From my list on historical sea voyages.

Why am I passionate about this?

I am a historical fiction writer living in a landlocked village in the Chilterns, UK. I became obsessed with long sea voyages while researching my debut novel, On Wilder Seas, which is inspired by the true story of Maria, the only woman aboard the Golden Hind during Francis Drake’s circumnavigation voyage in 1577-1580. I immersed myself in the literature of the sea, in early modern sailors’ accounts of their terrifying voyages, in their wills and diaries, in maps and sea-logs. A ship is the perfect setting for a novel: the confined space, the impossibility of escape, the ever-present danger – and the hostile, unforgiving sea is the ultimate antagonist.

Nikki's book list on historical sea voyages

Nikki Marmery Why did Nikki love this book?

In 325 BC, Pytheas of Massalia travelled to northern Britain and beyond, becoming the first writer to chronicle the midnight sun and describe the distant land of Thule (possibly Iceland). His account, On the Ocean, was lost to history and is now known only through references by other writers. But we do have The Walrus Mutterer, a brilliant fictionalization of those travels, to make up for it.

Rian is a young woman from the Scottish region of Assynt who is being trained as a healer when she is enslaved and forced to join Pytheas’s dangerous voyage of discovery. In poetic, lean prose, Haggith details Rian’s trials at sea, her endurance and strength, and the search for the eponymous walrus-hunter, which takes them into the far north.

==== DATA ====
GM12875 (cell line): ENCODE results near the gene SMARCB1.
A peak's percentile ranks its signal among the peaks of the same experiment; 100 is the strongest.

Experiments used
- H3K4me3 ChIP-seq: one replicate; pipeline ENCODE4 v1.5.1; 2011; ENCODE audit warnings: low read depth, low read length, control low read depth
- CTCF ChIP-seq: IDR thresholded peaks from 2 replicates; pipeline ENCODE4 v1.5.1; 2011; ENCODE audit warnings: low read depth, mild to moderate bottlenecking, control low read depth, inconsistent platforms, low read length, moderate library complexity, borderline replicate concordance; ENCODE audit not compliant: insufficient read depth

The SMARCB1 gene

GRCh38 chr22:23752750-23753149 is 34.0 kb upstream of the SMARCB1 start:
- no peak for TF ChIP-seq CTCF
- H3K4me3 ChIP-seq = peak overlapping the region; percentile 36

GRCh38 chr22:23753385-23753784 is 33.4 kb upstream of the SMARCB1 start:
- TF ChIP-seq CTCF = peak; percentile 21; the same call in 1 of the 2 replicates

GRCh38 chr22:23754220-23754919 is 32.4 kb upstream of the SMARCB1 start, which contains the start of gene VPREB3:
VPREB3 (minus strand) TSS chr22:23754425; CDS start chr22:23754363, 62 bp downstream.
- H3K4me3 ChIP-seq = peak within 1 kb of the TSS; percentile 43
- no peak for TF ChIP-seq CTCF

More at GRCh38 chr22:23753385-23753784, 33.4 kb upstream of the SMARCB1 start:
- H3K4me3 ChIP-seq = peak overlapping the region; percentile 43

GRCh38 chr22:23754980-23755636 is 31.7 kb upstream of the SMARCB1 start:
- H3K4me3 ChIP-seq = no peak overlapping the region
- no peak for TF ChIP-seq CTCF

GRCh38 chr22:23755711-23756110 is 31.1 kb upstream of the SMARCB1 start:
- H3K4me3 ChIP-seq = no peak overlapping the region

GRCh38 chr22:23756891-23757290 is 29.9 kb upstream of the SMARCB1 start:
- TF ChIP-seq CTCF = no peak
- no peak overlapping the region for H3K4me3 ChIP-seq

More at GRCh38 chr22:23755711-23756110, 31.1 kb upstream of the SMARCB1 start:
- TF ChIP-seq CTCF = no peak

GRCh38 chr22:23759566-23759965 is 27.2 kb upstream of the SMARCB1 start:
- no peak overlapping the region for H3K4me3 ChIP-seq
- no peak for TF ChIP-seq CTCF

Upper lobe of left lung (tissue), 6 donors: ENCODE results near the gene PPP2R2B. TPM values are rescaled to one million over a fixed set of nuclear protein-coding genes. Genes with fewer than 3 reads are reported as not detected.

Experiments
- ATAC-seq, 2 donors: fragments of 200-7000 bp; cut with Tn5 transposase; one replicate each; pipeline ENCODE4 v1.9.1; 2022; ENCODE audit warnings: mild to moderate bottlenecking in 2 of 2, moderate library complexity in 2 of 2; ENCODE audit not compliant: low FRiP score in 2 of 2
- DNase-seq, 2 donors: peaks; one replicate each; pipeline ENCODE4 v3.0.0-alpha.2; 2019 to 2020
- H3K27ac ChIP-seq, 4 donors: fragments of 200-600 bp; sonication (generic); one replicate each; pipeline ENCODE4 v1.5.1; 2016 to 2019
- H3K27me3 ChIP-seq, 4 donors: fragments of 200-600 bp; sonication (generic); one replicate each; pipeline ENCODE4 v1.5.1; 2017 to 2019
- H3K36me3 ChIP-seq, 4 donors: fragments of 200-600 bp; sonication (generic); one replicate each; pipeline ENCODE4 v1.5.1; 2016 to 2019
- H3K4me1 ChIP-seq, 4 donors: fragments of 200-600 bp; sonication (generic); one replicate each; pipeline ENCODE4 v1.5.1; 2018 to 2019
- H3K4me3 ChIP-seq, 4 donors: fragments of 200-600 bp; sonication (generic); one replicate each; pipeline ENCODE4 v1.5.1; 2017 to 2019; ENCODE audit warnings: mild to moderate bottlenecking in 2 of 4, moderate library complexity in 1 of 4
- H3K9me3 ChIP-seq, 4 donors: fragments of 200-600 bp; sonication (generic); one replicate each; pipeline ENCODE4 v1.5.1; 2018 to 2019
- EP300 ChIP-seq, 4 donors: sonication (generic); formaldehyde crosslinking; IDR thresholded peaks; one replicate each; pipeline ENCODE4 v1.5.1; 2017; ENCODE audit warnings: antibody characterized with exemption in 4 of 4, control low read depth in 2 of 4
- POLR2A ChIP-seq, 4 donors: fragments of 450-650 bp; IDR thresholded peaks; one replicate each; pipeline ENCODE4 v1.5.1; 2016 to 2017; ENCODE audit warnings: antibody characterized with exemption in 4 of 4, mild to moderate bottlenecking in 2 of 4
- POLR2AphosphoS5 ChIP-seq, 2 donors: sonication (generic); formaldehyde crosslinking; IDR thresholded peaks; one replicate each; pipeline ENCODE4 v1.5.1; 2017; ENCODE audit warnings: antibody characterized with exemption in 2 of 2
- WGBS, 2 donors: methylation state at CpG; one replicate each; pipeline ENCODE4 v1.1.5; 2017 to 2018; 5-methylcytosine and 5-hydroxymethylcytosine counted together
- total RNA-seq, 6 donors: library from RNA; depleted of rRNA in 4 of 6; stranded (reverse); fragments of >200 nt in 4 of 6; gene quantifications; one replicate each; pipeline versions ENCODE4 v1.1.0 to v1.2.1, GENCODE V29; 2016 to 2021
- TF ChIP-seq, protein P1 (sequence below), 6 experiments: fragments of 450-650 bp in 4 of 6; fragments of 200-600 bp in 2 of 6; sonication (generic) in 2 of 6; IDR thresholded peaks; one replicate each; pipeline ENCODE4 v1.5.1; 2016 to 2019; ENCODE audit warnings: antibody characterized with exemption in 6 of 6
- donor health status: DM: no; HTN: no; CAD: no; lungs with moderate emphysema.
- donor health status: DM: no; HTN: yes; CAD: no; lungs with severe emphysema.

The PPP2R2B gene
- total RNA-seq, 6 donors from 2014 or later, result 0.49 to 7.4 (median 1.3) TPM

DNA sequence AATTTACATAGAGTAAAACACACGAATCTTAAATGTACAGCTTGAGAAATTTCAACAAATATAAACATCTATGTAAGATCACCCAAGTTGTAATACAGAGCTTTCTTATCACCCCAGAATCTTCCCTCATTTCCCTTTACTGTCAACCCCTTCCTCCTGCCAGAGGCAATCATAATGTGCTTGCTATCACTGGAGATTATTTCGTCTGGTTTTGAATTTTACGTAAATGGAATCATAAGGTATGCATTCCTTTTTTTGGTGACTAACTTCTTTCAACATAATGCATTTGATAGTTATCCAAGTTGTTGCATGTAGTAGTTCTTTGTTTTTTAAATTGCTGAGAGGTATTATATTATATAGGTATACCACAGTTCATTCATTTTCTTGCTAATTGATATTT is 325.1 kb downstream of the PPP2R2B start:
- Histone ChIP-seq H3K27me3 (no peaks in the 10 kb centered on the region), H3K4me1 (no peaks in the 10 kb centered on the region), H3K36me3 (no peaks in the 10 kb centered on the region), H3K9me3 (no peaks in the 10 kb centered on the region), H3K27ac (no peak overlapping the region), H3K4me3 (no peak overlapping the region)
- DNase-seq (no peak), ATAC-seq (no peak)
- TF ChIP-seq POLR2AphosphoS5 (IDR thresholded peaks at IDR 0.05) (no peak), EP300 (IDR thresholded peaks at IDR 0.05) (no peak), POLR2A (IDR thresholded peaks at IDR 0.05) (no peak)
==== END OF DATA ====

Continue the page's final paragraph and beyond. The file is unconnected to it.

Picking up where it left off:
The writing about the weather and landscape of this lost world is exquisite. The beliefs and practices of this distant way of…

By Mandy Haggith,

Why should I read it?

1 author picked The Walrus Mutterer as one of their favorite books, and they share why you should read it.

What is this book about?

Northern Britain, Iron Age. Rian, a carefree young woman and promising apprentice healer, is enslaved by a spiteful trader and forced aboard a vessel to embark on a perilous sea voyage. They are in search of the fabled hunter known as the Walrus Mutterer, to recover something once stolen. The limits of Rian's endurance are tested not only by the cruelty of her captor, but their mysterious fellow passenger Pytheas The Greek - and the merciless sea that constantly endangers both their mission and their lives. A visceral evocation of ancient folklore and ritual, The Walrus Mutterer introduces an unforgettable…